“A black woman as Jesus”

in conversation with Kudzanai Chiurai

Guilt (Issue II/2019)


The artist Kudzanai Chiurai. Photo: die arge lola für ifa-Galerie Stuttgart

In your work you depict different scenes from Southern Africa’s colonial history in completely new ways. Why?

There was always this one, single narrative about colonialism. In iconographic pictures, you mostly see black African males who suffer. It is very clear cut who is the victim and who is the perpetrator. It is also a very gendered perspective: Black females are largely invisible. That’s why I experimented with changing the point of view. In my film “We live in silence”, the central female character plays all the roles. This offers an interesting opportunity to look at how history is gendered and to challenge those histories. If you suddenly see every male part, even the parts of white colonizers, being played by a black woman, what is the effect of that?

What effect are you aiming at?

I am trying to understand various aspects of our history and to find new ways of looking at it. That is basically the idea within my work: To subvert the colonial histories by creating counter narratives. I can’t rewrite colonial narratives, but I can provide an opportunity to re-evaluate them.

How is your work linked to colonial guilt?

Colonial guilt has nothing to do with me. Maybe some people feel guilty about their connection to colonial history when they look at my art, but there is very little I can do about it.

In your photo series “Genesis” you use collages to bring together pictures from different times …

I often use this image from the slave archives in Cape Town, the Zulu dinner party, as well as a colonial tapestry and scenes from David Livingstone's life. You're looking at an image of the past, present and the future. It is not about a linear history; there is no set ending point. It evolves with the time. History is ongoing. Colonialism is not a topic confined to the past.

Why does the missionary and explorer David Livingstone play such a central role in your work?

I’d refer to him as an adventurer. Calling him an explorer brings us back to the idea that he discovered something. The naming of the Zambian city Livingstone, his naming of the Victoria Falls, that’s what comes of being an explorer: renaming things that already had names. Livingstone laid the groundwork for what was to come in later centuries, including missionary schools and centres of commerce. Others expanded or capitalized on them later. I looked at it as a way to understand the history of Southern Africa, that is South Africa as well as Zimbabwe, Mozambique, Tanzania and Malawi. Livingstone was an essential part of that history, and in the colonial structures. To some extent Africans were also incorporated into this system.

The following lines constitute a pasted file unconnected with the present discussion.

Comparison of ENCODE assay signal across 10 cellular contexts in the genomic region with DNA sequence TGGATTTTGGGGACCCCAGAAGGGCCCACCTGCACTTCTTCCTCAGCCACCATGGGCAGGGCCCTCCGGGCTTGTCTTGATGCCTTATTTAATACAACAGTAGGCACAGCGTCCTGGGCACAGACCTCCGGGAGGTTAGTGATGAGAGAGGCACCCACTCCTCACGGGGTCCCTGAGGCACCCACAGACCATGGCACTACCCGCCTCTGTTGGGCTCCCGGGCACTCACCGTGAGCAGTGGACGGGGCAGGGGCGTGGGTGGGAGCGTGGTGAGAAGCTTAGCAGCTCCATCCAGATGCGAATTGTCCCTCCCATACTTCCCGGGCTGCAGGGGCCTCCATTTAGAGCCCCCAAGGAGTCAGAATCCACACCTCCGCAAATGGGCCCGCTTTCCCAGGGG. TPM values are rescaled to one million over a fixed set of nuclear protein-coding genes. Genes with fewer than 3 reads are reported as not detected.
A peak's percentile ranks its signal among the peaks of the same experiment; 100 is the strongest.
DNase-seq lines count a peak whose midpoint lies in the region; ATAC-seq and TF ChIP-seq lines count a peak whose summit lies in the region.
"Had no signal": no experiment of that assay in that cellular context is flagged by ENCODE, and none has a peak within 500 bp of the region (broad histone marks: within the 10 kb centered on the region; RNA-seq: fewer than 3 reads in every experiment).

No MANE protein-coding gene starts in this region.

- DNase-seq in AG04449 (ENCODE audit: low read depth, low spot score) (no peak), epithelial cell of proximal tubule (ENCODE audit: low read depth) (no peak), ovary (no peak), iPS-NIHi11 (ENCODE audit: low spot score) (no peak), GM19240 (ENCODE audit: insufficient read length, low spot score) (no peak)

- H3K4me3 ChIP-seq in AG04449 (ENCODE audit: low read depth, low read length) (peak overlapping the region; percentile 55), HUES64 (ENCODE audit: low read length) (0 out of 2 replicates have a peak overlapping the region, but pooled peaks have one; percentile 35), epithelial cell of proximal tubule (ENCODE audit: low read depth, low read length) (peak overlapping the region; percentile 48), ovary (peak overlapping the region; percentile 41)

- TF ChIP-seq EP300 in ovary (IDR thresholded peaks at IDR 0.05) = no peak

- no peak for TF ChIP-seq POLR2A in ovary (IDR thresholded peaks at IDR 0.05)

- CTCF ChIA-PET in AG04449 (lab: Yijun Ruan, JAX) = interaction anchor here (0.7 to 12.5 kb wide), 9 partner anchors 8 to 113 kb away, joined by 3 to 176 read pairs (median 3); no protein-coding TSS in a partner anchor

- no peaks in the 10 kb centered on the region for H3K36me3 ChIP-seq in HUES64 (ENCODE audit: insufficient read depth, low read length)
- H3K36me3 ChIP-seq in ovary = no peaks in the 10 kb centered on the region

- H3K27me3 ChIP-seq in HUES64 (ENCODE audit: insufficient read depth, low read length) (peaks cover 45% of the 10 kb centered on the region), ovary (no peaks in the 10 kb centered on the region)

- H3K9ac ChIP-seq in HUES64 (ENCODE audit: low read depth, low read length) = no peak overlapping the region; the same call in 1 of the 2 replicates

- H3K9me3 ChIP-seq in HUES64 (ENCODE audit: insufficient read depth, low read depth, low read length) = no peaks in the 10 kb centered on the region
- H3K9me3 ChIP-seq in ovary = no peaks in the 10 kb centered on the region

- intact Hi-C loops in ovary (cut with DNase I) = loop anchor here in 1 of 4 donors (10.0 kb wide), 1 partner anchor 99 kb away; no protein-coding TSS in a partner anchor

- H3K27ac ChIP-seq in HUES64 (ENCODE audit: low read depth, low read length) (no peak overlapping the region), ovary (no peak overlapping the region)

What traces of colonialism are still visible in Zimbabwe today?

First and foremost, the violence. The police are very violent in Zimbabwe. People are beaten and abducted, dogs are set on citizens by the police. That was all part of the colonial history, where violence was used on people by colonial institutions. Those practices still exist today. But there are a lot of other remnants: memorials, churches, places named after colonial personnel, missionary schools ...

What role did missionary schools play?

They were an essential part of one’s African history, of one’s upbringing, even today. My mother and my grandmother went to missionary schools. For them, it was a fundamental part of forming their perspective on the world. It is not the most forward-looking education system, but it fulfils a purpose: To propagate Christianity, to educate people who would then become a part of colonial institutions. In some sense, it created a generation of people who were subservient to the colonizers and their institutions. It created a sort of whitewashed obedience. In a lot of cases, Christianity was used to disarm indigenous populations. It was used to disarm them of their own practices, understandings and cosmologies.

How can Zimbabwe finally overcome these traces of colonialism?

I think Zimbabwe's main problem relates to nationhood and its post-independence history. Those things haven’t been discussed in a very open or critical way.

Is that because it was not possible to speak openly about the colonial past or current politics?

It is not a matter of open censorship but rather that these conversations simply don't take place. That’s what I tried to express in the title of my film “We live in silence”: How do you change problems in a context where you don’t even speak about it? Art is my way of addressing them. But there is very little that I can do. I can only create counter narratives and counter images. These aim to provide a space for people to consider their opinions from a critical point of view. Change needs to happen throughout the whole society.

an interview by Gundula Haage.

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